The forced marriage between Albanian literature and Marxism-Leninism was firmly cemented from the start with the founding in October 1945 of the Albanian Writers' Union. Initially, responsibility for cultural policies in post-war Albania was conferred upon the poet Sejfulla Malëshova (1901-1971), who used the penname Lame Kodra. Originally from the Përmet region of southern Albania, Malëshova spent a good deal of his life abroad. Most of the verse of this self-styled rebel poet was written in exile and was published in the now rare volume Vjersha, Tirana 1945 (Verse). He had studied medicine in Italy and in 1924, at the age of twenty-three, became Fan Noli's personal secretary in the latter's democratic government. With the overthrow of Noli, Malëshova fled to Paris and from there, inspired by the October Revolution, he continued on to Moscow where he studied and later taught Marxism. In the Soviet Union he joined the Communist Party (1930-1932) but was subsequently expelled as a Bukharinist. As minister of culture in the communist-controlled provisional government, Malëshova followed a relatively liberal and conciliatory course in order to encourage the reintegration of non-communist forces into the new structures of power. He was not one to condemn all prewar writers such as Gjergj Fishta as reactionaries, nor was he in favour of a total break with the West. Malëshova soon became the spokesperson of one of the two factions vying for power within the party. With the backing of the Yugoslav communists, however, the faction of his adversary Koçi Xoxe (1917-1949) gained the upper hand by early 1946 and Malëshova fell into disgrace. At a meeting of the Central Committee on 21 February 1946, Malëshova was accused of opportunism and right-wing deviationism and was expelled both from the Politburo and from the Central Committee.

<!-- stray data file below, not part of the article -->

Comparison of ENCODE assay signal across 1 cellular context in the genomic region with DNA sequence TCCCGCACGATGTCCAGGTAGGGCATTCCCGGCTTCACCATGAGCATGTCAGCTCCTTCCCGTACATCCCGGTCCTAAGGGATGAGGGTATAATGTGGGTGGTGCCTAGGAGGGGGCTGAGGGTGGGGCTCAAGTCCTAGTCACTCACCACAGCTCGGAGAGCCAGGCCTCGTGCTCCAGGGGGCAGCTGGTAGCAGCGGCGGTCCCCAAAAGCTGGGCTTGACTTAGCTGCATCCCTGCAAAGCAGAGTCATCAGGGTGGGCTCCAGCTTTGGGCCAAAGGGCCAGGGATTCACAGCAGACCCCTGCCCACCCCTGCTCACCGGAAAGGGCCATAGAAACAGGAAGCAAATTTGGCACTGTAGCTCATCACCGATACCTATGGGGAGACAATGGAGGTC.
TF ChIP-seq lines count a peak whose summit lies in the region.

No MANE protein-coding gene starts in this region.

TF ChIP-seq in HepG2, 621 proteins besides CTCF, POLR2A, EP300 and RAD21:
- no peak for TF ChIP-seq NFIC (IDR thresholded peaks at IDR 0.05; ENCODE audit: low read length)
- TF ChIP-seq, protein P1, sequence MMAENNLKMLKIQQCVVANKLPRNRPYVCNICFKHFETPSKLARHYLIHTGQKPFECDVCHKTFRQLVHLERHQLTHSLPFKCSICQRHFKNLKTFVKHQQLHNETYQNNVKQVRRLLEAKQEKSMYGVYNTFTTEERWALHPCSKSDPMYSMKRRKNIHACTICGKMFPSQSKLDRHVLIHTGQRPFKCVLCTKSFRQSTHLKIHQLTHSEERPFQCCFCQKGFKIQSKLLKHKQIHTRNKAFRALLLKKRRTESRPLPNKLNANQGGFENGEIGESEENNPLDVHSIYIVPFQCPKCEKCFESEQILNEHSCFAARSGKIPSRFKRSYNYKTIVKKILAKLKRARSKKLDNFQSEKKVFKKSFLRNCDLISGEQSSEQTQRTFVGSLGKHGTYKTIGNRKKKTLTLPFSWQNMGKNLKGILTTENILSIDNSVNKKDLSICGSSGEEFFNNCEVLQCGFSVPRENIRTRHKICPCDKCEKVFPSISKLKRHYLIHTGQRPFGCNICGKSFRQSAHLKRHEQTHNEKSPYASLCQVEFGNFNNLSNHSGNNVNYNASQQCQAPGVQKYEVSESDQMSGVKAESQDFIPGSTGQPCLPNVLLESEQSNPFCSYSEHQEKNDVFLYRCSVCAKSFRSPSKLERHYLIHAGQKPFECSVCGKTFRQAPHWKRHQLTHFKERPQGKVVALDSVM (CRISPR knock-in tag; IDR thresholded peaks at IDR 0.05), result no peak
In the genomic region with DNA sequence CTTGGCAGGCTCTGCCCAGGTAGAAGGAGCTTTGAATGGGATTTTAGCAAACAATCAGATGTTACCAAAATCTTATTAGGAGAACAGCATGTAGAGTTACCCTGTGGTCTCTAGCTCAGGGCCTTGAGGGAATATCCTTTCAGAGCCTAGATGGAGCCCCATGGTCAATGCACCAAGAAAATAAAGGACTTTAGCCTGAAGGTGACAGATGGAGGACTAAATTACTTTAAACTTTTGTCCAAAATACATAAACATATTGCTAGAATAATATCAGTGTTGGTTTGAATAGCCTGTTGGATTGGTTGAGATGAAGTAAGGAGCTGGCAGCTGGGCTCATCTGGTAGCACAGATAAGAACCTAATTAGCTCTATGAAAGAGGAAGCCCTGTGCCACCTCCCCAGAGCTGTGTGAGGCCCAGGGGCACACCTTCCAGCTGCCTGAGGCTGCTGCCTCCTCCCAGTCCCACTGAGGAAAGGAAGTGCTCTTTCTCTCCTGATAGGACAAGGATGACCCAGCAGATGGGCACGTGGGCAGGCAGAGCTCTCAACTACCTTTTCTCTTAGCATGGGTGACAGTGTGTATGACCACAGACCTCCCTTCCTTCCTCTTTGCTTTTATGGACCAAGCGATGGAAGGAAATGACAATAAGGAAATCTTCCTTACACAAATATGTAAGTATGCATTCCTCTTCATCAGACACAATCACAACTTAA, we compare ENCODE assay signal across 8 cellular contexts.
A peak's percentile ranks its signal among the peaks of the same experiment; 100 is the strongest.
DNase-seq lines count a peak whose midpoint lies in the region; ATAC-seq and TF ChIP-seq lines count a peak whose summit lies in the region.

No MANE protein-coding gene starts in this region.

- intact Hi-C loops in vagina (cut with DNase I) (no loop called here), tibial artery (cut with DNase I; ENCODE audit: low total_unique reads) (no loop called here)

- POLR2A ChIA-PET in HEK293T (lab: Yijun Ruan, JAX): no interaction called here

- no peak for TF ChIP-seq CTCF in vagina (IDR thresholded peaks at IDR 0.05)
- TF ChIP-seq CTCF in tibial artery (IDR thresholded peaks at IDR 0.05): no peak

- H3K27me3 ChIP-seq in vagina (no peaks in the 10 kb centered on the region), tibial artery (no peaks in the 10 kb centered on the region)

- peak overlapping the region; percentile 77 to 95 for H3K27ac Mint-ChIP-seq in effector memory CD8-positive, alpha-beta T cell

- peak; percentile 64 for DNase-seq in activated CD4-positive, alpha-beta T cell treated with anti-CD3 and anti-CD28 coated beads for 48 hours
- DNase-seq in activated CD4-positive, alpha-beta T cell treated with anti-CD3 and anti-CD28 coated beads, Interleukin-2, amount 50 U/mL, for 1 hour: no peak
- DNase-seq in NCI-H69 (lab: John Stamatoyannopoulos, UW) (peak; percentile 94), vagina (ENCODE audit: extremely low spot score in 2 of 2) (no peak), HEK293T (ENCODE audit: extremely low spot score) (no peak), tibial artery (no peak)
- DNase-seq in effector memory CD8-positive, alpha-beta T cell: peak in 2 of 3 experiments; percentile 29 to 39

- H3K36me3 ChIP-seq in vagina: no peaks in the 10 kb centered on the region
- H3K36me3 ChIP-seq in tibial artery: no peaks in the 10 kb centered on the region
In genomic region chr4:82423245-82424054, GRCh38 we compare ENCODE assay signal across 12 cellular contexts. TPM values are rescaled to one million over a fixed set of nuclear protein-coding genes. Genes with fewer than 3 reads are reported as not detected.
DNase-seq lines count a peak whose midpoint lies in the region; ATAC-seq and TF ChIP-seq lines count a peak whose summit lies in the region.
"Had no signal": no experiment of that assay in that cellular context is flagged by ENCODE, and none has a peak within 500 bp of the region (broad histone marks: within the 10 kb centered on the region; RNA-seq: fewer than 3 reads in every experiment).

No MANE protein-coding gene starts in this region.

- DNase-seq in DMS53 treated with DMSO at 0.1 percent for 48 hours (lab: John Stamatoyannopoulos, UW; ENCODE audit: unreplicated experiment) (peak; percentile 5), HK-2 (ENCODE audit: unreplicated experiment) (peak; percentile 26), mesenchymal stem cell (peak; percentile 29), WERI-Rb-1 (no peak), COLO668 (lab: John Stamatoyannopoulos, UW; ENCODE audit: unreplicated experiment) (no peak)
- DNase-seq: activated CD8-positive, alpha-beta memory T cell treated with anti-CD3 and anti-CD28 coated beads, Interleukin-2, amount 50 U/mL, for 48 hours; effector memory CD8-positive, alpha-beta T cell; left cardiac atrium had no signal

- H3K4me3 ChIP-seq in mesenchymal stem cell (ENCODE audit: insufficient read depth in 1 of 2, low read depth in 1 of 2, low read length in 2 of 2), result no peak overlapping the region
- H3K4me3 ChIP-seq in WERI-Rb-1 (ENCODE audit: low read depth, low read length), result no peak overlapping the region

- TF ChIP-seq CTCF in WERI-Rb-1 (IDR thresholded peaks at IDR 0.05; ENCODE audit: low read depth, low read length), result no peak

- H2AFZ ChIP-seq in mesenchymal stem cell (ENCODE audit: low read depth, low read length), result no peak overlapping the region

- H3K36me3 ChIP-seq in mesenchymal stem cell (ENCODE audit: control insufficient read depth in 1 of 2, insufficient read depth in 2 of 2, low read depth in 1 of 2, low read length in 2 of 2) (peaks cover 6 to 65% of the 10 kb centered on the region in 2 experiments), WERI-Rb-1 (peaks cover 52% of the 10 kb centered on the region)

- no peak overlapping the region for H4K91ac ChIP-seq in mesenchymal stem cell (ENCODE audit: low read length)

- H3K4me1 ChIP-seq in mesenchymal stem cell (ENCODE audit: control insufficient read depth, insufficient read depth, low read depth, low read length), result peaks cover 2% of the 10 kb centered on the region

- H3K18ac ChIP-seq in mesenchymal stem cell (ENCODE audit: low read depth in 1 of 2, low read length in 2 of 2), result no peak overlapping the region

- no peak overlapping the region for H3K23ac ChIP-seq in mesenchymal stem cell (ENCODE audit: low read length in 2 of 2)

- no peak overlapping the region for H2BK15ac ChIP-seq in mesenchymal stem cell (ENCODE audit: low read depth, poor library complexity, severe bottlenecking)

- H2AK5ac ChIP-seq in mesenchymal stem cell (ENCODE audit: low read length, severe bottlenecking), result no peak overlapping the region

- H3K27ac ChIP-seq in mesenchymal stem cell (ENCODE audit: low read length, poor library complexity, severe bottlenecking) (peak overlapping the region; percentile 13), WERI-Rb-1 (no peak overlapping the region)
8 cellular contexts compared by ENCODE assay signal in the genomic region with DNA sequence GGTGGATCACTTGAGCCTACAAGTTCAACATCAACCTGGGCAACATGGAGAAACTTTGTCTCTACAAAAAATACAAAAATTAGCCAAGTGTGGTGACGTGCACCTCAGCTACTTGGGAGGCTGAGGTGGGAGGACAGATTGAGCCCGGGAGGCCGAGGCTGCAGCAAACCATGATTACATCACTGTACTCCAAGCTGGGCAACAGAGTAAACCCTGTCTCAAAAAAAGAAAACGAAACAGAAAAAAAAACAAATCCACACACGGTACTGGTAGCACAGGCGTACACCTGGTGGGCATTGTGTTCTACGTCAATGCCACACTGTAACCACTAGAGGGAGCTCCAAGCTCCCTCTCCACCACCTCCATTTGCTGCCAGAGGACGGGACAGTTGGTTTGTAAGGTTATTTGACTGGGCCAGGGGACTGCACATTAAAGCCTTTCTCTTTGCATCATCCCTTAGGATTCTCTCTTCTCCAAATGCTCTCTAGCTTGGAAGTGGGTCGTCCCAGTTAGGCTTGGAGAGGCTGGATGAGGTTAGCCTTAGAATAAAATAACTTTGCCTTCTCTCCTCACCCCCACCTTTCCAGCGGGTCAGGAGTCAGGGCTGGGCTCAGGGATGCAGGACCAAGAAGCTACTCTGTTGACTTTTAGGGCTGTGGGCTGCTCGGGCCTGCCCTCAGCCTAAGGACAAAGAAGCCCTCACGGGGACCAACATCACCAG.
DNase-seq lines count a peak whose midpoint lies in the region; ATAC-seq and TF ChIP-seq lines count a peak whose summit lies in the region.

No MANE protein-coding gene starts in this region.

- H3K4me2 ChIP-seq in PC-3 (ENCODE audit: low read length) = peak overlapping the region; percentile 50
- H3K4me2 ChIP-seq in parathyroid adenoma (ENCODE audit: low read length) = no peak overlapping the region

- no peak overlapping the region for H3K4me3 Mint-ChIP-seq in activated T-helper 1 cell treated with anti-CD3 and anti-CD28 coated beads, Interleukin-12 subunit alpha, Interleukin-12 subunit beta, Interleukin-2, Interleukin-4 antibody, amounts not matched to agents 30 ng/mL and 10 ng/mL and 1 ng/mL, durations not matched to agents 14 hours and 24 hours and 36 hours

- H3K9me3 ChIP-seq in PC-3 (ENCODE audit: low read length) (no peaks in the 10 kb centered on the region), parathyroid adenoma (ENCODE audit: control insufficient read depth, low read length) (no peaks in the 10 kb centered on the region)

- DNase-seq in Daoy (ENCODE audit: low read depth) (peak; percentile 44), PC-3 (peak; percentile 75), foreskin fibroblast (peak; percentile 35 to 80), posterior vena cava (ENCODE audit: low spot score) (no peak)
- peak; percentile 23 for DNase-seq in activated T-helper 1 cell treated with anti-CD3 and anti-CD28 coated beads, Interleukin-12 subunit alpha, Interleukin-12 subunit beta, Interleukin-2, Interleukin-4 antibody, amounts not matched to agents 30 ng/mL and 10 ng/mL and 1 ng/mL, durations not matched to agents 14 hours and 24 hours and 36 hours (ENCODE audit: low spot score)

Strangely enough, Sejfullah Malëshova survived his fall. This left-wing idealist who had once been a member of the Comintern was interned in Ballsh for two or three years and spent all his later life in internal exile as a humble stock clerk in Fier where, for years, no inhabitant of the town dared speak to him. His only social contact was to play soccer with the children. Whenever anyone approached he would pinch his lips with his fingers, signifying the vow of eternal silence which ensured his survival.
Sejfullah Malëshova died on 9 June 1971 of appendicitis in unimaginable isolation. Although everyone in town knew his poems by heart, no one dared to attend his funeral. He was buried in the presence of his sister, the gravedigger and two Sigurimi agents.